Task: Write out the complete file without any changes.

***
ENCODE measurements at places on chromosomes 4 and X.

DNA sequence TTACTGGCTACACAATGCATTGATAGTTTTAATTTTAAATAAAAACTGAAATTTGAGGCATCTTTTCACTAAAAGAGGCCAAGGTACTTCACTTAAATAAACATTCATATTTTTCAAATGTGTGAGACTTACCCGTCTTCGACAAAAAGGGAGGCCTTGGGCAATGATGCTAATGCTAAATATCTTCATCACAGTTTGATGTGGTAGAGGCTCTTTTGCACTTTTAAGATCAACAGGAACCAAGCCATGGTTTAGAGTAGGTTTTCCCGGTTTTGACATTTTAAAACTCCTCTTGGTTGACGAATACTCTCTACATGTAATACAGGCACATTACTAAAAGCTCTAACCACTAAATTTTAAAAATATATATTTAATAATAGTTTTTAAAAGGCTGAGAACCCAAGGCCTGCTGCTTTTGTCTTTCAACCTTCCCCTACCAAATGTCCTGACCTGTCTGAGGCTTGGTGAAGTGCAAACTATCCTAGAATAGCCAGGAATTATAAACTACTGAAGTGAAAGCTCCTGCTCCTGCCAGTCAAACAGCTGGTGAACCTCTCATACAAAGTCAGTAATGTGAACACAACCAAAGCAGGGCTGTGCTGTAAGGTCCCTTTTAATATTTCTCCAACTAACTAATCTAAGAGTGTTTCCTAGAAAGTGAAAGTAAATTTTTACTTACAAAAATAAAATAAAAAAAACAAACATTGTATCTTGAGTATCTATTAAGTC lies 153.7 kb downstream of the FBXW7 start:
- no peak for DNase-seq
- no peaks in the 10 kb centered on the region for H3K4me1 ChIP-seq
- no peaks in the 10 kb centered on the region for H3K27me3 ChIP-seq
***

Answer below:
ENCODE measurements at places on chromosomes 4 and X.

DNA sequence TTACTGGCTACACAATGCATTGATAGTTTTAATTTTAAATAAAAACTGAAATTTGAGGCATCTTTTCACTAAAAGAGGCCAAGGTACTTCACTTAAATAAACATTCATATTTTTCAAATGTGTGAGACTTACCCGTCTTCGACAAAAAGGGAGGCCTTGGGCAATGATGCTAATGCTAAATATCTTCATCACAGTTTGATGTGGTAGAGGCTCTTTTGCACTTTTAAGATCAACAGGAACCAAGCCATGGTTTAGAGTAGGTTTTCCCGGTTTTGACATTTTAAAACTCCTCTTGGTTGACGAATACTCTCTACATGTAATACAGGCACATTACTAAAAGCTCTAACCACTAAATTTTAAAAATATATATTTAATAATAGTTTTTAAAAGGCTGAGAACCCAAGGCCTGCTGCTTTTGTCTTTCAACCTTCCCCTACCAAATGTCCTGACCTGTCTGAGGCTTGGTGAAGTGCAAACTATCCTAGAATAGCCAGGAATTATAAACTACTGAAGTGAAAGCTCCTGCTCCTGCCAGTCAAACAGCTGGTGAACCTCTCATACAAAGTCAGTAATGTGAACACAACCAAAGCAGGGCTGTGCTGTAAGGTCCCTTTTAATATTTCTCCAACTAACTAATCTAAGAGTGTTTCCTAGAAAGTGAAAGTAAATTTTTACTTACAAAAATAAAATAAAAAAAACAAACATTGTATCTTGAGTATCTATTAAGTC lies 153.7 kb downstream of the FBXW7 start:
- no peak for DNase-seq
- no peaks in the 10 kb centered on the region for H3K4me1 ChIP-seq
- no peaks in the 10 kb centered on the region for H3K27me3 ChIP-seq